No - you won't lose "data" - but you may have to reload software (potentially) and most certainly reload the service pack/hotfixes/updates that Microsoft has installed on your system.  Here's a instruction link to look over if you'd like...

What about the cause?  Any idea on that?
Are you importing those hives to view them?  If so, can you also look under HKey_Users (ignore the 'short' SID entries - those are default accounts).
I'm more interested in the 'long' entries...any like:
No, that's not the 'repair' method I'm referring's also known as an in-place won't need to know the Admin credentials to accomplish it.

Agreed that it's normally a last-ditch effort, but if you've got no accounts, what else can you do?  Presumably you've tried booting into safe mode - and that fails, so you can't do a rollback/system recovery (which may not 'fix' this anyway).

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if you want to run a repair>>> dont do it from recovery<<
you will not loe your files
you will need the COA key  on the back of your tower,
perform a reinstallation of Windows XP, sometimes called a repair installation?
Configure your computer to start from the CD-ROM drive.
Then insert your Windows XP Setup CD, and restart your computer.

When the Press any key to boot from CD message is displayed on your screen, press a key to start your computer from the Windows XP CD.
Press ENTER when you see the message To setup Windows XP now, and then press ENTER displayed on the Welcome to Setup screen.
"" Do not choose the option to press R to use the Recovery Console. ""
In the Windows XP Licensing Agreement, press F8 to agree to the license agreement.
 Make sure that your current installation of Windows XP is selected in the box, this is typically C
and then press R to repair Windows XP.
 Follow the instructions on the screen to complete Setup.

mattbielAuthor Commented:
SirBounty, thanks for working with me on this.  As it turns out, I was able to fix this issue by slaving the drive and then grabbing a registry snapshot from a few days ago and putting the files from that snapshot into the c\windows\system32\config folder.    This is a method I learned from the following MSKB article:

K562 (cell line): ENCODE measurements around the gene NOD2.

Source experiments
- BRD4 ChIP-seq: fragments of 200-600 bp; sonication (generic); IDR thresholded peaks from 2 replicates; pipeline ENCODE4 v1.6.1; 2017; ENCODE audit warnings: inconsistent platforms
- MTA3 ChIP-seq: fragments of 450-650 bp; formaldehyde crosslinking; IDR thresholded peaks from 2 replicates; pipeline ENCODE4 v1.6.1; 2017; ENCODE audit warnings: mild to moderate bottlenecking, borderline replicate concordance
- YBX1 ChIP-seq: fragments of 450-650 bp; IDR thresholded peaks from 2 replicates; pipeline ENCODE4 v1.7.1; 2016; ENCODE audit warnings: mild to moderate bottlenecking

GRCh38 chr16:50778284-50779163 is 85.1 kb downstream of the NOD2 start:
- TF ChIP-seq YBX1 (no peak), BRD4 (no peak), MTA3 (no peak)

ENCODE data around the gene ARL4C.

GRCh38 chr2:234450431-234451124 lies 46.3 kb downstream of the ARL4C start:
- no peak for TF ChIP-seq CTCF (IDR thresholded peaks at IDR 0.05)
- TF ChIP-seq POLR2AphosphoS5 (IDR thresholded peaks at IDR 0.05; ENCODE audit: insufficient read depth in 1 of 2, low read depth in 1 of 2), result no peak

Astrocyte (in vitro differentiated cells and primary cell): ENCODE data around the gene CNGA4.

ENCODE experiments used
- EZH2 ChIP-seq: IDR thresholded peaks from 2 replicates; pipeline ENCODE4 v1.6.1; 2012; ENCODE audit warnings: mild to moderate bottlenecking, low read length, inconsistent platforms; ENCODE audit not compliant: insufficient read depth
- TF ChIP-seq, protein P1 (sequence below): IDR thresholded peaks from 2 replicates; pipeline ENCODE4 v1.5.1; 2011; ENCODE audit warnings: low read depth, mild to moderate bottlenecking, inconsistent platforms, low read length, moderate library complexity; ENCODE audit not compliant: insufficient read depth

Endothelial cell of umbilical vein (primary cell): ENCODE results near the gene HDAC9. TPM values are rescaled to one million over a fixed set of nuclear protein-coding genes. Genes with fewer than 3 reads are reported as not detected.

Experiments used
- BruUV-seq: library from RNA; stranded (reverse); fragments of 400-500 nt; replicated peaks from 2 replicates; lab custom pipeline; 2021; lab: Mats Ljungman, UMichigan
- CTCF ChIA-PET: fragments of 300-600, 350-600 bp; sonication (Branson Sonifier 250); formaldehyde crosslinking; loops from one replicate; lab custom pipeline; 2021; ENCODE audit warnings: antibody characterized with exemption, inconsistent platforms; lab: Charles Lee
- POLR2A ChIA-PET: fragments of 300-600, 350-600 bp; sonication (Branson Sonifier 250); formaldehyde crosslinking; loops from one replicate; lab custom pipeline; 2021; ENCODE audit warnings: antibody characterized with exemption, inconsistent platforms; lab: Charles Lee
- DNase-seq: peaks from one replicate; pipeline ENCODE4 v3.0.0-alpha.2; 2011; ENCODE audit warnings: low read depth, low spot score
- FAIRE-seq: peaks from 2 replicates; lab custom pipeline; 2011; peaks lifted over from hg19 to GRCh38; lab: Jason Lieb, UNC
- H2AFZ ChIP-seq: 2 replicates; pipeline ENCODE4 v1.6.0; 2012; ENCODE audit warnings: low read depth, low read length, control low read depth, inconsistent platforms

Of course, I couldn't do it exactly as it was written in the above article because I couldn't get in to recovery console.  But slaving the drive enabled me to do pretty much the same thing.

Unfortunately, I am still at a loss for what caused this issue in the first place, but the good news is that I am up and running and everything works perfectly as it did before!  

Do you know of any issues that might arise out of what I did (taking "snapshot" registry files from a restore point, renaming them, and placing them in my system folder), or does that sound like a good fix to you?  If it's legit, it seems like a good way to fix a lot of different registry issues.

No that's perfect...which files did you overwrite?  "Should" have been only the SAM file that was needed, unless something else was corrupted.

I can't think of any side effects using this method - except if you had overlaid the software file and you'd recently installed some software (oh yeah, you did... haha!).  That may need to be reinstalled, in that case - if you're willing to risk it again. :^)  Good luck!!
mattbielAuthor Commented:
I did overwrite all 5 registry files:  Default, SAM, Security, Software, System.  I don't understand enough about the registry to have known that my issue was only in the SAM file...but now I will know for future if this happens again...thanks for that!